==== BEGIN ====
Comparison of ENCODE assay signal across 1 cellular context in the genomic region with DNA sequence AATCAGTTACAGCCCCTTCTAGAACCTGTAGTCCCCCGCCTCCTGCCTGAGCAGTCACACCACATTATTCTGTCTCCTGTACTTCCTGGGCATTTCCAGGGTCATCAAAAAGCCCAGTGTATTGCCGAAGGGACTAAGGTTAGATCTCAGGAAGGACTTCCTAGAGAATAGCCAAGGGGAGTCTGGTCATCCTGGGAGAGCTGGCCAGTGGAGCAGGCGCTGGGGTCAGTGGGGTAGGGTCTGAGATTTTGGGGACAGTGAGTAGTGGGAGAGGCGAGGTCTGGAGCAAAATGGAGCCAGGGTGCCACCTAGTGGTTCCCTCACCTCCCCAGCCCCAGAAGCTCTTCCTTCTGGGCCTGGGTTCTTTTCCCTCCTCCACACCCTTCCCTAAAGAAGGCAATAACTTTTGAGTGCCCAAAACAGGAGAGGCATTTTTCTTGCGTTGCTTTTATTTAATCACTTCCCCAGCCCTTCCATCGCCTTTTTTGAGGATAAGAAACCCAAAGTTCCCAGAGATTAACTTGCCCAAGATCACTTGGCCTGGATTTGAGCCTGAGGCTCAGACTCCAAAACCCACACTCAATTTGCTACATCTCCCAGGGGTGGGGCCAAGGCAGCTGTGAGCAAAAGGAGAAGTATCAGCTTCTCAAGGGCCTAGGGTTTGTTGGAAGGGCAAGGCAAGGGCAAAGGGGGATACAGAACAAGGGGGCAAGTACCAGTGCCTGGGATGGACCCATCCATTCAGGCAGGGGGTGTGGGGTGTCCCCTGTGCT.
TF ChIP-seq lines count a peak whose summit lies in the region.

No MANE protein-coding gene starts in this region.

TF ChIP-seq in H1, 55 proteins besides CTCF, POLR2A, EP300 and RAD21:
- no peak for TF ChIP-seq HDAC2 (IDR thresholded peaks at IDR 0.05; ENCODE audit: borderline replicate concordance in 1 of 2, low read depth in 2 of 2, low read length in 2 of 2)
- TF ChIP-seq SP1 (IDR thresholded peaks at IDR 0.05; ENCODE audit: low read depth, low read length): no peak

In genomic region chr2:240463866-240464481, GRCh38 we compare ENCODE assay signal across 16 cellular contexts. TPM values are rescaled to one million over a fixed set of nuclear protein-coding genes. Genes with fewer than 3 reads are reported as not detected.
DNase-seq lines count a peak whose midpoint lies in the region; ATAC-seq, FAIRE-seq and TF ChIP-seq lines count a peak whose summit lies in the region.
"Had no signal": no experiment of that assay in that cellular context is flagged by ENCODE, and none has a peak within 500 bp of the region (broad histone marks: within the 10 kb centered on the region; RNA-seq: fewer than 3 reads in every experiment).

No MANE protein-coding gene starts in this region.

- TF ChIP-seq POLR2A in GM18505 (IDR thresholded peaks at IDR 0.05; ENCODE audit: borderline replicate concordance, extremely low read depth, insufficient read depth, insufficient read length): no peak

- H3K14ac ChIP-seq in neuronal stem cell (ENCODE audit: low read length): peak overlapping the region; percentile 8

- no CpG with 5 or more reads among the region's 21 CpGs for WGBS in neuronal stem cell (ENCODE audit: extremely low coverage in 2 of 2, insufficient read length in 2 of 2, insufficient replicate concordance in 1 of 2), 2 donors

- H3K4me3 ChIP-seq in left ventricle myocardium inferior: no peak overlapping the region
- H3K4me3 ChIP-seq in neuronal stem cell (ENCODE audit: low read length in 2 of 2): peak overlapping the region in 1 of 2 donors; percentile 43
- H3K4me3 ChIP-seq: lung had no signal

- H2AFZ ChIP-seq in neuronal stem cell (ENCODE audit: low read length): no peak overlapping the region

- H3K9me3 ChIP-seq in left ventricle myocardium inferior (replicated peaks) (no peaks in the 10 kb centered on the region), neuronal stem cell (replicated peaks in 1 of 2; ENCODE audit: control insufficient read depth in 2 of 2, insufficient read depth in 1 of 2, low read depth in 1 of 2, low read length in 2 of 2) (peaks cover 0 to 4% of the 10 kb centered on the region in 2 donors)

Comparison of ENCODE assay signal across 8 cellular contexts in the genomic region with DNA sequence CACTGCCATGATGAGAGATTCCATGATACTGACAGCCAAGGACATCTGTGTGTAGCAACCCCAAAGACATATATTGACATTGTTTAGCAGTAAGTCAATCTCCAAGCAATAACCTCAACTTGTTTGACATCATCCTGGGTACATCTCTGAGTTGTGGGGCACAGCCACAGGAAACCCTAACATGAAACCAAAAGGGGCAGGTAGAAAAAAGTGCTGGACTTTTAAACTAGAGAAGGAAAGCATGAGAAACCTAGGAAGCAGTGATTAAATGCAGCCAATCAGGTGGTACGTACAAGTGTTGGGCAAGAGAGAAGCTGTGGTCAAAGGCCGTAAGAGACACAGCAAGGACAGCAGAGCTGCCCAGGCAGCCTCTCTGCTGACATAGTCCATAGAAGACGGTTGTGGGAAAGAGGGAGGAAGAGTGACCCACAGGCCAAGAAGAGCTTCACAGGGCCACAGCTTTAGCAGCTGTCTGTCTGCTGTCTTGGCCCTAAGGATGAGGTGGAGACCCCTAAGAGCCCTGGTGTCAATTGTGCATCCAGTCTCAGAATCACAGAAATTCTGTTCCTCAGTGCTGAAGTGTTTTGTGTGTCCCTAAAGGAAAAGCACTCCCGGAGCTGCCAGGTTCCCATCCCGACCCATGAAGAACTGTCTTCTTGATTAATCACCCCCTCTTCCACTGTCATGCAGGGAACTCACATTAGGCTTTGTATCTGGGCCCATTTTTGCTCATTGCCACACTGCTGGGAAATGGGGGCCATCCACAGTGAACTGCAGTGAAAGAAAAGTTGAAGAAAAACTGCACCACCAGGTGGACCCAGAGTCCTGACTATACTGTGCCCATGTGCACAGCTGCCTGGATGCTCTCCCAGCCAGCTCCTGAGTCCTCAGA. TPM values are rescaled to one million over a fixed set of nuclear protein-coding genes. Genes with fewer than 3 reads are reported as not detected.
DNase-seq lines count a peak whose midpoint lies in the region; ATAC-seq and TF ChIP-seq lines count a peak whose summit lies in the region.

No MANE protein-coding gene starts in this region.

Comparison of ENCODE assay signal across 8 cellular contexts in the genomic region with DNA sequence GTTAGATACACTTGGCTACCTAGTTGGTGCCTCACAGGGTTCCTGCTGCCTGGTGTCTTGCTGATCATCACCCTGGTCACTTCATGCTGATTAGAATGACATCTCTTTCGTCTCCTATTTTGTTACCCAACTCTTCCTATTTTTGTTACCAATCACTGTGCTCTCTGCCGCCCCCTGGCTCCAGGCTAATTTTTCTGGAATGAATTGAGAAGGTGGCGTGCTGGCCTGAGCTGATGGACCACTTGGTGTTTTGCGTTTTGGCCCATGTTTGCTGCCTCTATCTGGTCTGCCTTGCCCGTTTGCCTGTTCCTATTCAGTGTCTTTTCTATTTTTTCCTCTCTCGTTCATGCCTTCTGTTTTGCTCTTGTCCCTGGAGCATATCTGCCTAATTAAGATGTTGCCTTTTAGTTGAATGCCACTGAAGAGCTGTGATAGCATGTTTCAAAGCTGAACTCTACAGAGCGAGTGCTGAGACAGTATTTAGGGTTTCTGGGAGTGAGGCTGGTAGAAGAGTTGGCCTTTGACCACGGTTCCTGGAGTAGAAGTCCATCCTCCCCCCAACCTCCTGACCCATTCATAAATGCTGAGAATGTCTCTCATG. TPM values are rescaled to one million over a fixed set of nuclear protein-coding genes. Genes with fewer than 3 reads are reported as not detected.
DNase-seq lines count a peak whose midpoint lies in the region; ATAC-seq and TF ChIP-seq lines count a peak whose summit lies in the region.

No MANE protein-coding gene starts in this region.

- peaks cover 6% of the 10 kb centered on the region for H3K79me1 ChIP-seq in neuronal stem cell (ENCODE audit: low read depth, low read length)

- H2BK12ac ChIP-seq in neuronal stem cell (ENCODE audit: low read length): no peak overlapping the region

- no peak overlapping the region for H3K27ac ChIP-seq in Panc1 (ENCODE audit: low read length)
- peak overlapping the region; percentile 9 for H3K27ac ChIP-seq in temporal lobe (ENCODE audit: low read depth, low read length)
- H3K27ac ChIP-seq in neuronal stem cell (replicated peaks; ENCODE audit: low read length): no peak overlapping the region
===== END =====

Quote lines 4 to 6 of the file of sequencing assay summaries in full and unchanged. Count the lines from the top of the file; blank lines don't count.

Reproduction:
TF ChIP-seq in H1, 55 proteins besides CTCF, POLR2A, EP300 and RAD21:
- no peak for TF ChIP-seq HDAC2 (IDR thresholded peaks at IDR 0.05; ENCODE audit: borderline replicate concordance in 1 of 2, low read depth in 2 of 2, low read length in 2 of 2)
- TF ChIP-seq SP1 (IDR thresholded peaks at IDR 0.05; ENCODE audit: low read depth, low read length): no peak